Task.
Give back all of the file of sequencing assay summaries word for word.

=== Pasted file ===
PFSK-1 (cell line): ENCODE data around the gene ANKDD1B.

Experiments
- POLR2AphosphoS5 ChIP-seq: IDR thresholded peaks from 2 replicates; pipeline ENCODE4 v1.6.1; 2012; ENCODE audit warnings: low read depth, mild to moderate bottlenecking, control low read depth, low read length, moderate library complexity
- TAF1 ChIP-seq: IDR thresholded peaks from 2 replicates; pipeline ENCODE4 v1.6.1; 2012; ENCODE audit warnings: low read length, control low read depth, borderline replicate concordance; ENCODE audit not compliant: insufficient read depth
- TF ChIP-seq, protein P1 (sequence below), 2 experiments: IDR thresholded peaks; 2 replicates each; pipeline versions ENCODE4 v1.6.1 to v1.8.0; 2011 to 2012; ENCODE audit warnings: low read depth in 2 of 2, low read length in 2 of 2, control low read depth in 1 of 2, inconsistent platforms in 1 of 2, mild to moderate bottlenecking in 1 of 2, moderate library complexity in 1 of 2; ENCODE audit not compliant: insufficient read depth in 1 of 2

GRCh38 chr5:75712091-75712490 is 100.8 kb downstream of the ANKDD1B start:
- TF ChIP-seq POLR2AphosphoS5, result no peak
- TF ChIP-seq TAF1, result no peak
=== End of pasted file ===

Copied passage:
PFSK-1 (cell line): ENCODE data around the gene ANKDD1B.

Experiments
- POLR2AphosphoS5 ChIP-seq: IDR thresholded peaks from 2 replicates; pipeline ENCODE4 v1.6.1; 2012; ENCODE audit warnings: low read depth, mild to moderate bottlenecking, control low read depth, low read length, moderate library complexity
- TAF1 ChIP-seq: IDR thresholded peaks from 2 replicates; pipeline ENCODE4 v1.6.1; 2012; ENCODE audit warnings: low read length, control low read depth, borderline replicate concordance; ENCODE audit not compliant: insufficient read depth
- TF ChIP-seq, protein P1 (sequence below), 2 experiments: IDR thresholded peaks; 2 replicates each; pipeline versions ENCODE4 v1.6.1 to v1.8.0; 2011 to 2012; ENCODE audit warnings: low read depth in 2 of 2, low read length in 2 of 2, control low read depth in 1 of 2, inconsistent platforms in 1 of 2, mild to moderate bottlenecking in 1 of 2, moderate library complexity in 1 of 2; ENCODE audit not compliant: insufficient read depth in 1 of 2

GRCh38 chr5:75712091-75712490 is 100.8 kb downstream of the ANKDD1B start:
- TF ChIP-seq POLR2AphosphoS5, result no peak
- TF ChIP-seq TAF1, result no peak